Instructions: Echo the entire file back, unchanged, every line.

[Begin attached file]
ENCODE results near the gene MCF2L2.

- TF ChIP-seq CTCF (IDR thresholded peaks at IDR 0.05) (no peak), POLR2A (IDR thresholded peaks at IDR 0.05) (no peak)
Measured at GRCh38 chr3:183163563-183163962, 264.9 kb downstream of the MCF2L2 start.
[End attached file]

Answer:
ENCODE results near the gene MCF2L2.

- TF ChIP-seq CTCF (IDR thresholded peaks at IDR 0.05) (no peak), POLR2A (IDR thresholded peaks at IDR 0.05) (no peak)
Measured at GRCh38 chr3:183163563-183163962, 264.9 kb downstream of the MCF2L2 start.